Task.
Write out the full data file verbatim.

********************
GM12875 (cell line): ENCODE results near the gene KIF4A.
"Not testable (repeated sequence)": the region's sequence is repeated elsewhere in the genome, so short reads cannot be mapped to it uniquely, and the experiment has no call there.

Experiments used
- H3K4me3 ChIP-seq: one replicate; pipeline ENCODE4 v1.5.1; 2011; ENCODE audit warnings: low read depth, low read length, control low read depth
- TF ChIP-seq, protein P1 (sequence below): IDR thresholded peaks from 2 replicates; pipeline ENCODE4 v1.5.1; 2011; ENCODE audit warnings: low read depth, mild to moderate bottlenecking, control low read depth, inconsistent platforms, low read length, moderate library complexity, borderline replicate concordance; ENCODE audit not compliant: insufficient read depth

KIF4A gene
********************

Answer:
GM12875 (cell line): ENCODE results near the gene KIF4A.
"Not testable (repeated sequence)": the region's sequence is repeated elsewhere in the genome, so short reads cannot be mapped to it uniquely, and the experiment has no call there.

Experiments used
- H3K4me3 ChIP-seq: one replicate; pipeline ENCODE4 v1.5.1; 2011; ENCODE audit warnings: low read depth, low read length, control low read depth
- TF ChIP-seq, protein P1 (sequence below): IDR thresholded peaks from 2 replicates; pipeline ENCODE4 v1.5.1; 2011; ENCODE audit warnings: low read depth, mild to moderate bottlenecking, control low read depth, inconsistent platforms, low read length, moderate library complexity, borderline replicate concordance; ENCODE audit not compliant: insufficient read depth

KIF4A gene